Archiv Kolloquium / Former Colloquia
Diagnosis and initialization methods for differential algebraic equations
14.11.2017, 16:00 Uhr
Differential algebraic equations (DAEs) arise in many applications, such as the simulation of constraint multibody systems, electrical networks, the discretization of PDEs, etc. In general, the quality of the numerical solutions of DAEs depends on assumptions that are often not checked rigorously. Consequently, simulations may fail or, even worse, may deliver arbitrary results.
In this talk, we discuss some specific difficulties of DAEs and illustrate them with several examples. Particular emphasis will be placed on the determination of the so-called index of the DAE, the diagnosis of singular points, and the computation of consistent initial values using a projector-based approach. Moreover, we present how automatic differentiation (AD) can be used in this context.
Diana Estévez Schwarz was born in 1972, studied mathematics at the Technische Universität Berlin and received her PhD in 2000 from the Humboldt Universität zu Berlin. Afterwards, she worked as development engineer for circuit simulation software at Infineon Technologies in Munich before she obtained a professorship at the Technische Fachhochschule Berlin in 2006, that was renamed Beuth Hochschule für Technik Berlin in 2009. Her research is focused on differential algebraic equations, in particular, for the computation of the index as well as consistent initial values, the characterization of structural properties and the diagnosis of singularities.
Curvature on graphs
12.07.2017, 14:15 Uhr
The geometry of a graph is tightly linked the spectral theory of graph Laplacian. In this talk we discuss a notion of curvature on planar graphs which goes back to ideas of Descartes. This notion of curvature is then used to deduce spectral bounds from curvature bounds.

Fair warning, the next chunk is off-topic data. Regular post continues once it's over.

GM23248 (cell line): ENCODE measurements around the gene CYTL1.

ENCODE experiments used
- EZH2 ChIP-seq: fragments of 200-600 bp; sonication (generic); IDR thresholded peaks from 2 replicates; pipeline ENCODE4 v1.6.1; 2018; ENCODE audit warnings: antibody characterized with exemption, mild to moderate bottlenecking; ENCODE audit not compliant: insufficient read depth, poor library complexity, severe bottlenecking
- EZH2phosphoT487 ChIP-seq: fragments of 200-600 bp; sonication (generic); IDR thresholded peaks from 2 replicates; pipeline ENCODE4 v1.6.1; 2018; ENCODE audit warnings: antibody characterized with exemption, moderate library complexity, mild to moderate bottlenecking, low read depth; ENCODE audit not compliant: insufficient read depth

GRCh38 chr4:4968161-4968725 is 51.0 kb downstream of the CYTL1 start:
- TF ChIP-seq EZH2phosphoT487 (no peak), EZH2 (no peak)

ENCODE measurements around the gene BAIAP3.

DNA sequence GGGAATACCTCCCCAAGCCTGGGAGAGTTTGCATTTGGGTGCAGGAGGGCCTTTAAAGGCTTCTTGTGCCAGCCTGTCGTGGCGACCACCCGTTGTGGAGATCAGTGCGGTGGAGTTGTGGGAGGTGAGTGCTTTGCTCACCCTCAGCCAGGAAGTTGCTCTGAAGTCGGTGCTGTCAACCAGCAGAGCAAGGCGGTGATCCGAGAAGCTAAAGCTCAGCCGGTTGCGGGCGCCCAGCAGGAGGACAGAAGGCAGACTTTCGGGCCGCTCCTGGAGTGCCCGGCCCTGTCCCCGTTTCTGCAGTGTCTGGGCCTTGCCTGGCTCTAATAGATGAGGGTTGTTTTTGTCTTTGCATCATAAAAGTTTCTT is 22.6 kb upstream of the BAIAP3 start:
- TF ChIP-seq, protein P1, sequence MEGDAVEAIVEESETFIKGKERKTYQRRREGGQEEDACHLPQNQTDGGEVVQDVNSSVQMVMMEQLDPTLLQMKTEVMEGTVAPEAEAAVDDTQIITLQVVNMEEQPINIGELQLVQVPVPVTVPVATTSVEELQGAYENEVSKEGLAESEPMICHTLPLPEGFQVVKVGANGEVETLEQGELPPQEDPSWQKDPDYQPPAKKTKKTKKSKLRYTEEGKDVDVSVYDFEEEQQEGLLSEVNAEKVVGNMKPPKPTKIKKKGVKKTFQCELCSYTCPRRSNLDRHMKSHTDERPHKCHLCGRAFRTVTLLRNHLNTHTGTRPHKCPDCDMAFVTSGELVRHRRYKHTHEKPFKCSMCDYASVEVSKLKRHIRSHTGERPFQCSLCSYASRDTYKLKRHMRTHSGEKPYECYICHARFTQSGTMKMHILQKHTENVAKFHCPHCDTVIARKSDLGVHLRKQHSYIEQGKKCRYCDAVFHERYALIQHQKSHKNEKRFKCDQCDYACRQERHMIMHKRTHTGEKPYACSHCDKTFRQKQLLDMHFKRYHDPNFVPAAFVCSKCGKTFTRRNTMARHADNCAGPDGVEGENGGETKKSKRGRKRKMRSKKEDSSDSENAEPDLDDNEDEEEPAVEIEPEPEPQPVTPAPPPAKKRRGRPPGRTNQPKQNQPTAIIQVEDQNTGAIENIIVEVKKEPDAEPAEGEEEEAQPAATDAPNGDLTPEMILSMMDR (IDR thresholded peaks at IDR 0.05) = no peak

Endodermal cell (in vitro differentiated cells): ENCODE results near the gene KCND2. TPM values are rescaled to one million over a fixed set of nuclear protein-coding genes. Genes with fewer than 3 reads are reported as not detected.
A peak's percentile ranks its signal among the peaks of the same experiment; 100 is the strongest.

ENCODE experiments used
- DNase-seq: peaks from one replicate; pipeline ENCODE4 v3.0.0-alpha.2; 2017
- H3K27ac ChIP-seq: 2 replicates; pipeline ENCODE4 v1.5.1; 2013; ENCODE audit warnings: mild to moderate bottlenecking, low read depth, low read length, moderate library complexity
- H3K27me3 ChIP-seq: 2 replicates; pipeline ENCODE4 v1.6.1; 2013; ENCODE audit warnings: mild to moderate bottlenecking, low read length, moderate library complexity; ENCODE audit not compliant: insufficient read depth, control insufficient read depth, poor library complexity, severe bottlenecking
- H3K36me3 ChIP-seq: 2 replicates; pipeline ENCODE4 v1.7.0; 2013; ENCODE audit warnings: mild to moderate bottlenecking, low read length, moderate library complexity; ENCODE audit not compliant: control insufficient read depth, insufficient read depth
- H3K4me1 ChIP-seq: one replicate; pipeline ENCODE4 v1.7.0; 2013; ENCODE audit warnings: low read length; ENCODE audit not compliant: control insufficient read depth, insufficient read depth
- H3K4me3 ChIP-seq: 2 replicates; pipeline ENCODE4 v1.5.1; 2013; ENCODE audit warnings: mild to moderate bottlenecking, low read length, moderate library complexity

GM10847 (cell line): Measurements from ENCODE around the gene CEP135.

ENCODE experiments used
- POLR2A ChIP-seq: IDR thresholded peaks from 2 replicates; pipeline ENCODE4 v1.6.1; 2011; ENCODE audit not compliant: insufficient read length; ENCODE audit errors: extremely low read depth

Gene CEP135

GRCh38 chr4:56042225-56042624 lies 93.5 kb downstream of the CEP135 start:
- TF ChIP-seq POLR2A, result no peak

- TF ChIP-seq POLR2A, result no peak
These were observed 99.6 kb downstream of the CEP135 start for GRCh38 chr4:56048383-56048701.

Matthias Keller was born in 1980. He studied Mathematics in Chemnitz.
He received his PhD in 2010 from the University of Jena. In 2015 he finished his habilitation also in Jena. He had postdoc and visiting professorship positions in Jerusalem and Haifa before he obtained full professorship in Potsdam. Since 2017 he is a principal investigator in the DFG priority programme "Geometry at Infinity".
The main focus of Matthias Kellers research is on spectral theory of graphs and its relation to spectral geometry of Riemannian manifolds.
Reachability in Generalizations of Topological Spaces - Applications to Evolution and Chemistry
16.05.2017, 12:15 Uhr
Vortragssaal der Universitätsbibliothek E.21
Reachability is a notion that can, in relatively simple cases, be modeled by non-idempotent closure functions. This picture is sufficient e.g. in the context of biological evolution and evolutionary search. The study of chemical universes, comprising a not necessarily finite set of chemical compound organized by chemical reaction that convert them into each other, however, indicates that generalized closures do not convey all the necessary details: after all, chemical universes are directed hypergraphs. An alternative inroad is to start from the complementary notions of separation and connectedness and to generalize these to a non-symmetric setting. In this presentation I will focus on basic properties of the resulting abstract reachability spaces and on open questions.
Peter F. Stadler, born in 1965, received his Ph.D. in Chemistry from the University of Vienna in 1990 following studies in chemistry, mathematics, physics and astronomy. After a PostDoc at the Max Planck Institute for Biophysical Chemistry in Goettingen, he returned to Vienna and qualified as a professor in 1994 in Theoretical Chemistry. Since 1994 he is External Professor at the Santa Fe Institute, a research center focused on Complex Systems. In 2002 he moved to the University of Leipzig as Full Professor of Bioinformatics. Since 2009 he is External Scientific Member of the Max Planck Society and head of the "Discrete Biomathematics" group at the MPI for Mathematics in the Sciences. He is corresponding member abroad of the Austrian Academy of Sciences since 2010.
The general theme of his research is the search for a consistent understanding of biological processes (with an emphasis on (molecular) evolution) at the genotypic, phenotypic, and dynamical level.